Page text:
Fred Sampedro

Welcome to my website

This website was a personal project I developed when I was a Computer Science student in my free time. I was interested to learn how to code a personal website with plain html/css and basic javascript and cgi scripting.

Currently, I do not have time to update this website. You can contact me at and visit my updated profiles in:

Frederic Sampedro ResearchGate profile

Frederic Sampedro GoogleScholar profile

Frederic Sampedro LinkedIn profile

Mind-blowing code

Sometimes one reads a piece of code like:

float InvSqrt(float x) { union { float f; int i; } tmp; tmp.f = x; tmp.i = 0x5f3759df - (tmp.i >> 1); float y = tmp.f; return y * (1.5f - 0.5f * x * y * y); }

And stares at it while the following catalytic succession of descripting adjectives occur: odd,useless,curious,interesting,elaborated, magic, brilliant.

The code is a faster way of computing 1 / sqrt(x) More info here.

Einstein's Brain

After meeting some of his outstanding relations, formulas and theories in some courses (specially photonic devices), I'be been reading about Einstein. This man definitely deserves an entry here.

Einstein    Just like Leonard Euler appears in lots of classical mathematical contexts such as analysis,number theory,graph theory, applied mathematics,physics,astronomy,logic... Einstein is present in lots of modern physics areas: thermodynamic fluctuations,statistical physics, general and special relativity,photons,wave-particle duality and theory of critical opalescence among others.

  Probably one of the best books I've ever read is an Euler biography, Euler: The Master of Us All. I'm currently searching for an Einstein's one written in the same style.

So one immediately notes that something in his mind was different from anyone else's. It is quite curious to find out that his mind was indeed distinct. It seems that his brain has some significant differences with the classical one. Check this link.

It was really curious to met Einstein again in an anatomy course! When I least expected it!


Quite a few without posting here. I've been watching more of the most visited courses at the extremely hooking ocw MIT website:

18.06 Linear Algebra

18.03 Differential Equations

18.085 Computational Science and Engineering I

5.60 Thermodynamics & Kinetics

7.012 Introduction to Biology

I must admit they are not as Walter Lewin or Donald Sadoway lectures but Eric Lander really made me feel the genetics in all its glory. I've currently changed my virtual source of knowledge to academicearth where I'm following a classical Anatomy course with Marian Diamond, as I finally started my Biomedical Engineering Degree this semester.

I must blame Mac OS X as three of my macbook santa rosa arrow keys are not working for a firmware update issue. When programming, I need to attach a USB keyboard in order to use the arrow keys. This is not acceptable in Apple, I could understand it in any free package like Ubuntu (where I decided to stop updating when after spending almost a month till I got all my hardware working), but it really dissapoints me in a Mac OS X environment.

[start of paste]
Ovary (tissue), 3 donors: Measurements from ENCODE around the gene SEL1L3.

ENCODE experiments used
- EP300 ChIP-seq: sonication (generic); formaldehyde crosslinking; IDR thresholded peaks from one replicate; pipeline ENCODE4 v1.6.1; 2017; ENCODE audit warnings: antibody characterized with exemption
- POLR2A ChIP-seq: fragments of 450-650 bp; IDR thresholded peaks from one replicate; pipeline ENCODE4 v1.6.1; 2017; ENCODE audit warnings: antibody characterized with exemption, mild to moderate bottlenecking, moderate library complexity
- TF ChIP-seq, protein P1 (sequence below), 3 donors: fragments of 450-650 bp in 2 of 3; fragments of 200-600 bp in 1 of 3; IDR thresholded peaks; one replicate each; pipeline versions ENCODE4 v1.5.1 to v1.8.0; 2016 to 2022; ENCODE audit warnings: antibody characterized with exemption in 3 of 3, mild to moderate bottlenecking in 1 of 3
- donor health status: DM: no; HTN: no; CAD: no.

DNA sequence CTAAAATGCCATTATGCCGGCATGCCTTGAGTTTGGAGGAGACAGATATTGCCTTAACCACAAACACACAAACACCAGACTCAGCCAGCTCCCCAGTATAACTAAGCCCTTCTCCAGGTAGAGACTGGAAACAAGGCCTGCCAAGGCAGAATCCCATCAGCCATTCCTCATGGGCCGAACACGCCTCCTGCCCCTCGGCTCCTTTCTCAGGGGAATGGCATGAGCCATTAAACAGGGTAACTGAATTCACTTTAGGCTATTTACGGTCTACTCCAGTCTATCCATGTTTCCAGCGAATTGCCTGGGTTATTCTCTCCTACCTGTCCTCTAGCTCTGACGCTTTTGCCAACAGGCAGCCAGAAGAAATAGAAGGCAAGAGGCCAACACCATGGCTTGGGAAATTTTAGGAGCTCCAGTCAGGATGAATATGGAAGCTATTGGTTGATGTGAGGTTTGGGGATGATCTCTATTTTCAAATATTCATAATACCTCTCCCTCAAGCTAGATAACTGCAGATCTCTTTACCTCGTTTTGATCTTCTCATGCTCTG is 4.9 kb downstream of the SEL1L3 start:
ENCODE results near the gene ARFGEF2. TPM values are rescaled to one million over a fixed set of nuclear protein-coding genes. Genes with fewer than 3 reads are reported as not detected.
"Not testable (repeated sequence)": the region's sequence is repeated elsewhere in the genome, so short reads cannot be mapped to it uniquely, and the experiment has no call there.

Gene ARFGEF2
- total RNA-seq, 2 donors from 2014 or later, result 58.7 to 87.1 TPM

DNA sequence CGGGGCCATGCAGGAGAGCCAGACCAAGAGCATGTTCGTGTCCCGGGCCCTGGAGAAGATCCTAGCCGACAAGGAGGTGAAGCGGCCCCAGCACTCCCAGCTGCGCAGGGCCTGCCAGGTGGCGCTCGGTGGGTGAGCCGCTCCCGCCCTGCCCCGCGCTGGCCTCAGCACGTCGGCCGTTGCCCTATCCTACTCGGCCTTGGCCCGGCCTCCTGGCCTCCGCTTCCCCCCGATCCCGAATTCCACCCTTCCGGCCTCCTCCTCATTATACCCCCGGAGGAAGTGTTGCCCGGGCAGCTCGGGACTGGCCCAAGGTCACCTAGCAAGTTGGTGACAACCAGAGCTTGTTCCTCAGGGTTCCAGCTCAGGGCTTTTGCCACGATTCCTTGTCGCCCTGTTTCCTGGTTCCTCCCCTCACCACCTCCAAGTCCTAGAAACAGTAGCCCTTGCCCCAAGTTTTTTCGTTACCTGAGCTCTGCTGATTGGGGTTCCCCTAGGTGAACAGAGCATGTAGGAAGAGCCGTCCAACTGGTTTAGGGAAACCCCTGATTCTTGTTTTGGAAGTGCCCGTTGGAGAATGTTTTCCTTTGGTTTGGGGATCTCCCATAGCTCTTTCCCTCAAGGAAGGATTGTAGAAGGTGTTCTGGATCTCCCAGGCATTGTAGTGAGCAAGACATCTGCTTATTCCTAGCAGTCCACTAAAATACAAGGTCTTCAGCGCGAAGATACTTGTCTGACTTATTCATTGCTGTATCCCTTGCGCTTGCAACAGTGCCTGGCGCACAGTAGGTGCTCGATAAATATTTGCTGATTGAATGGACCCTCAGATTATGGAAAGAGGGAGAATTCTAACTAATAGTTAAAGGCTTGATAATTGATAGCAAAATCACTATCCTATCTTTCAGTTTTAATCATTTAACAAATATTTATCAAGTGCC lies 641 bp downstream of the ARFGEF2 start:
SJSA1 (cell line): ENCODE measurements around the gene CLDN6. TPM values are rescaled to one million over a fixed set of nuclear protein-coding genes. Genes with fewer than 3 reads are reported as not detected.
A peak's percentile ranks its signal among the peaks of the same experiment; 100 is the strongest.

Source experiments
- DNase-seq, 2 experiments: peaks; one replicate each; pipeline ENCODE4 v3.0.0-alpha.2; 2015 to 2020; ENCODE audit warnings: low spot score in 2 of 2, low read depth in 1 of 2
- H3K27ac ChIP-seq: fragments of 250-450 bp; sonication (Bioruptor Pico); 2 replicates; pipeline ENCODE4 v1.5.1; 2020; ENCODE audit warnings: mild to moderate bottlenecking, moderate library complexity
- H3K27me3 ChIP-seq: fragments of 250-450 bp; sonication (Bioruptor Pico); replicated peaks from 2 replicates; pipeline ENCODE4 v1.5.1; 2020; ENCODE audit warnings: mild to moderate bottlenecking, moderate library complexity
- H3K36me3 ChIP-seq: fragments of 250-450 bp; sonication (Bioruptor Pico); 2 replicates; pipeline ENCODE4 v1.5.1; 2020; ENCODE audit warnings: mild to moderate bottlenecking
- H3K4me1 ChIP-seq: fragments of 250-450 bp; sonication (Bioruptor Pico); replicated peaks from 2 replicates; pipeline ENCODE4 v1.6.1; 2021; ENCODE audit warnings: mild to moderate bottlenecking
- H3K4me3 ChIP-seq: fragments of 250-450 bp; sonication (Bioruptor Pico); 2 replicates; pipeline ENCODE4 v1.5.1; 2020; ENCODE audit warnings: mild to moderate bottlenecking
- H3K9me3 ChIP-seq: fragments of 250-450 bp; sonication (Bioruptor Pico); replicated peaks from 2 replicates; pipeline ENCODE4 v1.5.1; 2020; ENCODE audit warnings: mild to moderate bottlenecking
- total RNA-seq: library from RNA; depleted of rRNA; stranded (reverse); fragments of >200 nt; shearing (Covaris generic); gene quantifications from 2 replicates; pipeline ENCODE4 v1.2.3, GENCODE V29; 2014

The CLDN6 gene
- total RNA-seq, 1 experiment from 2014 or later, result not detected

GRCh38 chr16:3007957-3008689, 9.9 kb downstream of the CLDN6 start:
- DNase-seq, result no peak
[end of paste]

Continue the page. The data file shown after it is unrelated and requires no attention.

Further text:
bless $internet

One cannot stop watching MIT lectures on science and technology:

18.02 Multivariable Calculus

6.002 Circuits and Electronics

6.046J / 18.410J Introduction to Algorithms

I'm currently changing my target to chemistry,biology,bioengineering lectures because as soon as I can I will pursue a biomedical engineering degree.

I really recommend this course:

3.091 Introduction to Solid State Chemistry

The guy is hilarious and always ends the lecture talking about some up-to-date topic related to the chemistry that has just taught.

I recently discovered which is really another source of interesting material on the net. I specially liked:

Jeff Hawkins on how brain science will change computing

Kwabena Boahen on a computer that works like the brain

Physics works!

If a student says "I find physics boring and dull", it simply means only one thing: they had a bad teacher. Any good teacher can turn physics into something absolutelly spectacular. (Walter Lewin)

Some weeks ago I discovered on youtube probably the best set of physics lectures ever. Walter Lewin makes you feel the physics. There are three courses available which you can find in the following links:

8.01 Classical Mechanics

8.02 Electricity and Magnetism

8.03 Vibrations and Waves

I'm now finishing 8.03 and I must admit those lectures have hooked me.

The power of regex

perl -le 'print "PRIME" if (1 x shift) !~ /^1?$|^(11+?)\1+$/' 1234

This amazing perl one liner (posted by Abigail at comp.lang.perl.misc) uses a regex to check whether the number passed as argument(in this case 1234) is prime.

It shows too things: First,the amazing power of regex in general, and in particular backreferences and backtracking. And second, the fabulous mind-blowing examples that arise in perl culture due to the TMTOWTDI philosophie.

Barcelona perl mongers ( at in IRC) showed and explained it to me, and then I started reading Mastering Regular Expressionsi(Jeffrey E.F.Friedl) to try to get into this powerful weapon, which provides both a practical tool and can act as a brain catalyst.